Major League Soccer often takes heat for the slow growth approach the league has pursued as it builds soccer its presence in the United States. Too many pundits have forgot that the mere act of starting a soccer league in the United States is an action of wild exuberance, counter to prevailing wisdom.
Slow growth has frustrated fans of the game who want top level competition, ample television coverage, stands filled with chanting fans, and cheap tickets – for good measure. Reality, it would seem, is just a small barrier that can be overcome.
Still the league, and the Rapids in particular, have often seemed cautious to a fault. Targeting demographics that, “make sense,” as in chasing the youth soccer family dollar. Hard core fans have complained about this marketing focus for years, noting that families tend to make only occasional trips to the park, don’t pay attention to the game, and often complain when the regular’s begin to roister.
What the fans have asked for is for the Rapids to facilitate their enjoyment of the game. Some fans have taken matters into their own hands creating supporters groups such as Class VI, the C-Firm, the NCC, and Legion 5280. The efforts of these groups leaders has helped various fans find a home in the stadium where they could enjoy the game in a manner that suits them. The result of these efforts has had a ripple effect creating the environment that makes today’s announcement possible.
That announcement is that, in addition being designated as a fans section, the north end of Dick’s Sporting Goods Park will feature a terrace section. No seats, just a slanted area for fans to stand, cheer, and enjoy the game.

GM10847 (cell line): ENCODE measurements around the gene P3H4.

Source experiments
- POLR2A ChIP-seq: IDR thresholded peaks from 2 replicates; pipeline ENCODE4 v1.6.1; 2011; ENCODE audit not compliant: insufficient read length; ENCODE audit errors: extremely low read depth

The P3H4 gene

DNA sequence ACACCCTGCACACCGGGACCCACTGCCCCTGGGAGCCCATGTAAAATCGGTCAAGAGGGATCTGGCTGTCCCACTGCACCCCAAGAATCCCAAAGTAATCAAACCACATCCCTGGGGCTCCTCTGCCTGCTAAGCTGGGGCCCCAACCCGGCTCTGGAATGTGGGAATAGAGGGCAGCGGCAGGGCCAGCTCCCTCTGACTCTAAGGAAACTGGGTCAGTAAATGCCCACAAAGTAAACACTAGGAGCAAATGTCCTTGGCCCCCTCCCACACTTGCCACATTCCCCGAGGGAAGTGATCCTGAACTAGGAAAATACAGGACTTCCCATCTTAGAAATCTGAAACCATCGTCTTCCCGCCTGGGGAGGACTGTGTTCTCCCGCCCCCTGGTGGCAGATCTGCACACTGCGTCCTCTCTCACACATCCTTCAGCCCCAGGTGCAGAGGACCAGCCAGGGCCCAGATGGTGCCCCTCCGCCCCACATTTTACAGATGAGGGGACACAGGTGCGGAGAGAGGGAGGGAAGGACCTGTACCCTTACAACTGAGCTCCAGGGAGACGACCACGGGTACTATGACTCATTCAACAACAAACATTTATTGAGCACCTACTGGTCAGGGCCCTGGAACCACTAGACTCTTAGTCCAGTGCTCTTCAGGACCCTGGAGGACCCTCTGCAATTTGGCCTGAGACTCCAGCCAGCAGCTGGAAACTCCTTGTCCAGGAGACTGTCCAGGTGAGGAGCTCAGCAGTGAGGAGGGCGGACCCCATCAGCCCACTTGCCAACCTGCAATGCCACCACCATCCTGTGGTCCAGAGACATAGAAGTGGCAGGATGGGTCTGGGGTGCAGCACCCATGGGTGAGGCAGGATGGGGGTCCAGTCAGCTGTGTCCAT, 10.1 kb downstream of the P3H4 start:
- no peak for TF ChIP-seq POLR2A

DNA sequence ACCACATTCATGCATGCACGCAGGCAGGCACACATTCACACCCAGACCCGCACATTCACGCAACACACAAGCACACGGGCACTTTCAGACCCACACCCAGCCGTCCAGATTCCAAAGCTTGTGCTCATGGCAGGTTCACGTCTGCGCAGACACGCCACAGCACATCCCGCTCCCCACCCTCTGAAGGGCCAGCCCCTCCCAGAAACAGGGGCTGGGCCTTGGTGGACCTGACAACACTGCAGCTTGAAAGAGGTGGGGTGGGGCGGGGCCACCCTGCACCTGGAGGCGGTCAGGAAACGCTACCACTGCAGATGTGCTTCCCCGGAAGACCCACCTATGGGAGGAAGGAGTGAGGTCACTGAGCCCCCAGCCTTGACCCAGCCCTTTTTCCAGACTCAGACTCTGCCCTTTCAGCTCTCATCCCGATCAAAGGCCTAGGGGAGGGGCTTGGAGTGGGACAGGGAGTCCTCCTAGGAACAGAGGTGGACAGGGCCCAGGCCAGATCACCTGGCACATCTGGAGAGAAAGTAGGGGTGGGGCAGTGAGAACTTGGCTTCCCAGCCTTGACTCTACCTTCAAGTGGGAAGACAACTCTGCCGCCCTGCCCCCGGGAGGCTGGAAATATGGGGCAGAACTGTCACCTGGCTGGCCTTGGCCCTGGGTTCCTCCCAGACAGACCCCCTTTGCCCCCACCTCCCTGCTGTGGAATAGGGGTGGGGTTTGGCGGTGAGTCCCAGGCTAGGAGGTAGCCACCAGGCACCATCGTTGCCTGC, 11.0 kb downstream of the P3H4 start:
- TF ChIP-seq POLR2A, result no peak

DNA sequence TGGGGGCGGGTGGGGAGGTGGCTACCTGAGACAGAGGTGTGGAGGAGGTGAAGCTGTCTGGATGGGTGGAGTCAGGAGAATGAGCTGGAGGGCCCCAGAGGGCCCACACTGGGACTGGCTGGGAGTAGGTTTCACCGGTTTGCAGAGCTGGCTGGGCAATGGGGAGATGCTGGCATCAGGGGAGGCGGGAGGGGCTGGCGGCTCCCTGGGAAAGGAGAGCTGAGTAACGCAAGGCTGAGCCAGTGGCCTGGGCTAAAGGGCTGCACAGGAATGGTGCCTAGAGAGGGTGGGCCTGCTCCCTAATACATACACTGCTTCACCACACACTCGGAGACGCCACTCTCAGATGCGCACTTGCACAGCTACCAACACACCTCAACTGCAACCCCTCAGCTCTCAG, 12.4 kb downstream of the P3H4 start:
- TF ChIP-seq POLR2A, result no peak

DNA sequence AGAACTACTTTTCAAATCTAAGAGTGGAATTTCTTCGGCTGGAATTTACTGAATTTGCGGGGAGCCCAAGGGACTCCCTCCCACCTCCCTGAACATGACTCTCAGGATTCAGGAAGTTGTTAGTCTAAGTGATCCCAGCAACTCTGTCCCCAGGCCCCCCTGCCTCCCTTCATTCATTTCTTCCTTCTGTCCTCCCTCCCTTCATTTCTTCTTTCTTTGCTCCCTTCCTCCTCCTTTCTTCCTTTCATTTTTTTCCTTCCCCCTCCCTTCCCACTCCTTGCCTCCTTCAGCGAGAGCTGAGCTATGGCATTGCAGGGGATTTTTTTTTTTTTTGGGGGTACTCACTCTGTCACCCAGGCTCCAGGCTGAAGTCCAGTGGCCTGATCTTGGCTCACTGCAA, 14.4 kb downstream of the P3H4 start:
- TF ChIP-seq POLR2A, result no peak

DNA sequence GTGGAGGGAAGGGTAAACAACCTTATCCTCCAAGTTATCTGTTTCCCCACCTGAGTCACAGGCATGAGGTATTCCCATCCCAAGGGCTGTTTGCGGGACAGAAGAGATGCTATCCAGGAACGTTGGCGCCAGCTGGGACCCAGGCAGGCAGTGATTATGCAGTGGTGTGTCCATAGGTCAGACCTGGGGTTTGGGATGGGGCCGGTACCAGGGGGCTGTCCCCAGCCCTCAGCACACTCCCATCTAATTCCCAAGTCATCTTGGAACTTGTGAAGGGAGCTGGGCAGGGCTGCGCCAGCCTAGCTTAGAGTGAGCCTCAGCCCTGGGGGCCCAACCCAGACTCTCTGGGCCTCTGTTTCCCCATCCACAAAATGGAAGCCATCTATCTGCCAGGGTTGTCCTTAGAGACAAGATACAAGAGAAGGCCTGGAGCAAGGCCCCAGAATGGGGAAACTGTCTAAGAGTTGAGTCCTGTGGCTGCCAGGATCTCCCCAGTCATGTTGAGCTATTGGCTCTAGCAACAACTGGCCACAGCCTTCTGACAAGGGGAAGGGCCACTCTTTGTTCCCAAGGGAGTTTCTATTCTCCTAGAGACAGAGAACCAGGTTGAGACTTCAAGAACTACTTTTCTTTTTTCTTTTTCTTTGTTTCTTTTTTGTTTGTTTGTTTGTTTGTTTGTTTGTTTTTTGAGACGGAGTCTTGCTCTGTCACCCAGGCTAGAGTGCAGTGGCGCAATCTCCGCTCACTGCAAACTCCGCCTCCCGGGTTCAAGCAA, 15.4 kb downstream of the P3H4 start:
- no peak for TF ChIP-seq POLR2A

For those who do not know, terrace sections are standing sections that have been a part of soccer culture all over the world. Terrace culture is legend throughout football, producing wonderful gameday atmosphere, but also some very tragic events.
Those events are largely connected to hooliganism in England, and have resulted in terraces being removed in throughout the UK. The English experience might be cause for concern, but terraces have lived on in Germany without incident. The German experience suggests that there were issues unique in England that went beyond the stadium structure.
Not all details have been released and the Rapids yet to make their own announcement. Today’s announcement has come from Mark Bodmer, the head of the Class VI supporters group, who ciruclated an e-mail revealing the event. Here are some of the other details that are likely to follow:
- The section will be age restricted. Minors will only be allowed in if accompanied by an adult.
- The section already has its own concession, but it will also add beer carts.
- The section is roomy enough to accommodate all the supporters groups.
The Rapids should be commended for this venture, which is truly unique in the United States. Other teams have embraced their fan groups with great success. Following the examples set by Toronto and Seattle the Rapids have put in place an attraction that should help the fans create the kind of game day experience they desire.